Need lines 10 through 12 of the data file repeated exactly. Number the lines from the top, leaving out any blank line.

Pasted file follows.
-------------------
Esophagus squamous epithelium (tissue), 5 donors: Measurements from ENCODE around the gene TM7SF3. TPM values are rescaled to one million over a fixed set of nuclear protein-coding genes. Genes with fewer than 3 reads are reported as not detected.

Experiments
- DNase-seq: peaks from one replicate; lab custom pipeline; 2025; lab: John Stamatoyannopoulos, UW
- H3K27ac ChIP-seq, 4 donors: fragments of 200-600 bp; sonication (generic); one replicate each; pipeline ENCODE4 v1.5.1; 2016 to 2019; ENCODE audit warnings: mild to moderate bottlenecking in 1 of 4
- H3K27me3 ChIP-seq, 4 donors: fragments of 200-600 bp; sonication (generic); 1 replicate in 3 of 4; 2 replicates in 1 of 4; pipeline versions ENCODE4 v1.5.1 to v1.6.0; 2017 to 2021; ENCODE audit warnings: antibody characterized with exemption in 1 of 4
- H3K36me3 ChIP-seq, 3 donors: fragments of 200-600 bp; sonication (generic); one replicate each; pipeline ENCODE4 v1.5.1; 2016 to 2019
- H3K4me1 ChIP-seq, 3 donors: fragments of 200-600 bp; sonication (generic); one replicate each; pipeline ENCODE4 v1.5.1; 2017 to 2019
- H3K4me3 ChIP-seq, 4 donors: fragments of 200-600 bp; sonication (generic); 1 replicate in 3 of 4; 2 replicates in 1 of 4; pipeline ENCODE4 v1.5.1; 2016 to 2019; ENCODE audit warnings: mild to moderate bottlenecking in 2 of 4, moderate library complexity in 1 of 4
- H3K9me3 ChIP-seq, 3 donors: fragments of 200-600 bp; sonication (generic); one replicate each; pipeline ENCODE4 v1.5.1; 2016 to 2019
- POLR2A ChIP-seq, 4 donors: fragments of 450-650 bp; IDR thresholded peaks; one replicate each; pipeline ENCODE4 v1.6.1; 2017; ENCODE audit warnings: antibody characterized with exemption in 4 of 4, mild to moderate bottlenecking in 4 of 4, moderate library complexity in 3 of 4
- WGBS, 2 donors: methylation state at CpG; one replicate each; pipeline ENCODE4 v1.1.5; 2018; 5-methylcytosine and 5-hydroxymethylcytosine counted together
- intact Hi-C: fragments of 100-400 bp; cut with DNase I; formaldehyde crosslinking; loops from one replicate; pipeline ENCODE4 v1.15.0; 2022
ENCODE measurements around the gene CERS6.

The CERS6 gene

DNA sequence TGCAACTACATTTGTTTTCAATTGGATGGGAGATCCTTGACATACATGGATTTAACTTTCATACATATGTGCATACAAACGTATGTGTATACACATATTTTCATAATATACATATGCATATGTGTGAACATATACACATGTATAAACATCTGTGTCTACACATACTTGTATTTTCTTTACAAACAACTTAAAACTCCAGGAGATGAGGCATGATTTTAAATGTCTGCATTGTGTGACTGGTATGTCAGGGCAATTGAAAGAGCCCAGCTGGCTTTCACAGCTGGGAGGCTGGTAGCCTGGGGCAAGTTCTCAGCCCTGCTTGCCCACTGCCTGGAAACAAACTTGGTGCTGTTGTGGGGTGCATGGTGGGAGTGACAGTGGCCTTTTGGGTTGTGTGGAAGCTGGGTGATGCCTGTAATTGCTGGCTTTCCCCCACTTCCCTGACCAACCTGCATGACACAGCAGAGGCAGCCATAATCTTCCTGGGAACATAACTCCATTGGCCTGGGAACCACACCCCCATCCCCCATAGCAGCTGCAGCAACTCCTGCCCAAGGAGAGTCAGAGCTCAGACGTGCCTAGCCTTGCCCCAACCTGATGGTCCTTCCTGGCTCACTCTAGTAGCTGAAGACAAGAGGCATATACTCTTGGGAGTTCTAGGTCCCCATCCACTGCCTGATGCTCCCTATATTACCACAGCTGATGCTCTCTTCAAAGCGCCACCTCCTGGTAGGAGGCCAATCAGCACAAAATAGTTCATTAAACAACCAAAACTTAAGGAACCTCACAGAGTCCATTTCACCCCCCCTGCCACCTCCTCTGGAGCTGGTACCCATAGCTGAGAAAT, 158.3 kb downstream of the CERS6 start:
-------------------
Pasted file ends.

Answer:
- POLR2A ChIP-seq, 4 donors: fragments of 450-650 bp; IDR thresholded peaks; one replicate each; pipeline ENCODE4 v1.6.1; 2017; ENCODE audit warnings: antibody characterized with exemption in 4 of 4, mild to moderate bottlenecking in 4 of 4, moderate library complexity in 3 of 4
- WGBS, 2 donors: methylation state at CpG; one replicate each; pipeline ENCODE4 v1.1.5; 2018; 5-methylcytosine and 5-hydroxymethylcytosine counted together
- intact Hi-C: fragments of 100-400 bp; cut with DNase I; formaldehyde crosslinking; loops from one replicate; pipeline ENCODE4 v1.15.0; 2022